South Africa's National Day and Future Trade Opportunities

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Today, Tuesday 27th April, marks South Africa’s National Day, otherwise known as the National Freedom Day

As the place of my childhood, South Africa holds a great degree of personal value. Even throughout my career, I have enjoyed continued interactions with this great nation – from chairing the organising committee for the State Banquet for the President in the City of London’s Guildhall, to accompanying the Lord Mayor on his business delegation there. However, I am reminded that strong ties have also long existed on a national level, with respects to history, migration, our legal systems and, not least, trade. In the 1960s, South Africa began developing the most sophisticated banking system on the continent to support its industrial advances and bolstered its financial services trade with Britain. Today, the UK exports up to £300m worth of financial services to South Africa, with £61m coming the other way[1]. The London Stock Exchange now hosts more African companies than any other international stock exchange. The 112 African companies listed – many of whom are South African – are worth more than £125 billion, while the 56 African bonds listed in London have raised £50 billion to date[2]. Furthermore, South Africa is the largest African recipient of British foreign direct investment, standing at 30 per cent, with a particular emphasis on financial services[3].

With the trade value of South Africa obvious to the UK Government, it was vital that diplomats ensured continuity and integrated future opportunities in post-Brexit agreements. This emphasis resulted in the formation of the SACUM-UK Economic Partnership Agreement between the UK and the six countries in the southern Africa region, which preserves the same trading conditions that existed when the UK was a member state of the European Union. Under these conditions, approximately 90% of trade with South Africa was tariff-free and quota-free[4]. The SACUM-UK agreement also contains a ‘built-in agenda’, which specifies a range of issues that the UK and SACUM will consider as part of future negotiations, and the potential for South Africa’s Department of Trade and Industry (DTI) or the UK’s Department for International Trade (DIT) to table propositions for improvement.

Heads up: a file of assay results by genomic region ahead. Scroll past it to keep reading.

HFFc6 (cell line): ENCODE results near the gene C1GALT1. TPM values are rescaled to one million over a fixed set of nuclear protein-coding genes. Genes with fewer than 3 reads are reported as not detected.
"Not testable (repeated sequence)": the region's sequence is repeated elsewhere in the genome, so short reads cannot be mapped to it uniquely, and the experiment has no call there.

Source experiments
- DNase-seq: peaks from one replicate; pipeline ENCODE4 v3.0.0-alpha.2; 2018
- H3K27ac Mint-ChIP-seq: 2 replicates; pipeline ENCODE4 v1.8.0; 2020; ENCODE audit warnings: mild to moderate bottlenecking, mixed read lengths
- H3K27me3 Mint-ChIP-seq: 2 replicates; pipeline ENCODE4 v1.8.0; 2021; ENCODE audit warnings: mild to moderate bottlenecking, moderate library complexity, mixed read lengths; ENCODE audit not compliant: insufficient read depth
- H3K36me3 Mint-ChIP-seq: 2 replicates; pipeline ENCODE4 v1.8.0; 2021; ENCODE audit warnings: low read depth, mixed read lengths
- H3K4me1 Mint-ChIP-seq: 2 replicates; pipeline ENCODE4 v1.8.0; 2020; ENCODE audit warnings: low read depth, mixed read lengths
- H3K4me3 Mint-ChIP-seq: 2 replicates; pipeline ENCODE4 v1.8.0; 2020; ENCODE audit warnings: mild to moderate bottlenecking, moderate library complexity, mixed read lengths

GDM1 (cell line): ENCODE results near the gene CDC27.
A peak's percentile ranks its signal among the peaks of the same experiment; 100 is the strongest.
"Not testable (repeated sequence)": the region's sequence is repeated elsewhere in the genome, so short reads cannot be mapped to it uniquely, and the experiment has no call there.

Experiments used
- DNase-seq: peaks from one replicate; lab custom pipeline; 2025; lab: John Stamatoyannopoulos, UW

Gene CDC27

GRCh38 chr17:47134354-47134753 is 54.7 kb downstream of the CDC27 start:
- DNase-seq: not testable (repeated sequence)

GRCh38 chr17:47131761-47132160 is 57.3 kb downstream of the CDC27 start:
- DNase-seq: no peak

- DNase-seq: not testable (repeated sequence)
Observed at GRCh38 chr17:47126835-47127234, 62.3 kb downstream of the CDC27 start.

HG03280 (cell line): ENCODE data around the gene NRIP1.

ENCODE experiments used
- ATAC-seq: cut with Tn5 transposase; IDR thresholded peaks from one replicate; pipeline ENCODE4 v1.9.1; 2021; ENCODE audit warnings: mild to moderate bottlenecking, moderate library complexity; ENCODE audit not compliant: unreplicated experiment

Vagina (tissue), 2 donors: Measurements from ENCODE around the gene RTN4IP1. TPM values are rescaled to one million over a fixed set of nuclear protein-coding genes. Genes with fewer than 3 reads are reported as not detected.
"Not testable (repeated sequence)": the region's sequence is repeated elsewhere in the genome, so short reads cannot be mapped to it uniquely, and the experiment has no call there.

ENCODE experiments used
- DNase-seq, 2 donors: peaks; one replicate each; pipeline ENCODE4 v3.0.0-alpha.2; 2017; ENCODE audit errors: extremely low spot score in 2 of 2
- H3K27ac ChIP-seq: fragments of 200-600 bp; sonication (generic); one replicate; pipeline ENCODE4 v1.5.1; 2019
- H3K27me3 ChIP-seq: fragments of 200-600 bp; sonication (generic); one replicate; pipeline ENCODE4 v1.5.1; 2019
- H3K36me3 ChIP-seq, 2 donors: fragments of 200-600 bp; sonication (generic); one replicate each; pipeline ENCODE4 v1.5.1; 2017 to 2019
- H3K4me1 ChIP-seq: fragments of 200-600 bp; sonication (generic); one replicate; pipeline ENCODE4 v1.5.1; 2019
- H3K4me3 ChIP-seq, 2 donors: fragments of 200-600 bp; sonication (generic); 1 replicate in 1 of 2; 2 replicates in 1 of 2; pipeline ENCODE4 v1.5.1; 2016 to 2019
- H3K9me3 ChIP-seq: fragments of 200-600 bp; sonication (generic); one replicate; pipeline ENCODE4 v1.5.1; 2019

This arrangement, with the flexibility offered from the UK being outside of the EU, offers a stable launchpad from which to diversify investment and financial trade into the exciting areas of opportunity ahead of us. One area of UK investment into South Africa that we could see a significant increase in is fintech. As Gerry Grimstone, the Minister for Investment says: ‘diversifying and increasing trade and investment in sectors such as tech will be crucial for economic recovery from coronavirus, and Britain has a vital role to play globally’[5]. This is echoed in DIT’s new Tech for Growth Programme, which looks to establish greater UK-Africa fintech trade.

Utilising British strength in fintech would also meet some of South Africa’s deepest needs. The first is a well-functioning banking sector. Eleven million people can currently be described as either unbanked or underbanked, but fintech can expand services like mobile banking or widen the remit of existing financial institutions. Another exciting opportunity is heightened infrastructure investment, necessary to address the shortage of high-quality, sustainable infrastructure in the region. At the UK-Africa Investment Summit 2020, the PM Johnson called for the mobilisation of sustainable finance for Africa, including a step-change in work on sustainable infrastructure, fuelled by a new partnership with the City of London. The first fruit of this was seen in November 2020, when the Johannesburg Stock Exchange (JSE) struck a deal with UK fintech firm Globacap, who agreed to launch a private placement platform for billions of dollars worth of infrastructure projects across Africa.

With political will strong, and fintech adoption forecasts indicating that South Africa is the third fastest-growing nation behind only China and India, there appears to be vast potential for cooperation in the future of this sector. As such, I am optimistic that UK-South Africa financial trade will only flourish in the years to come.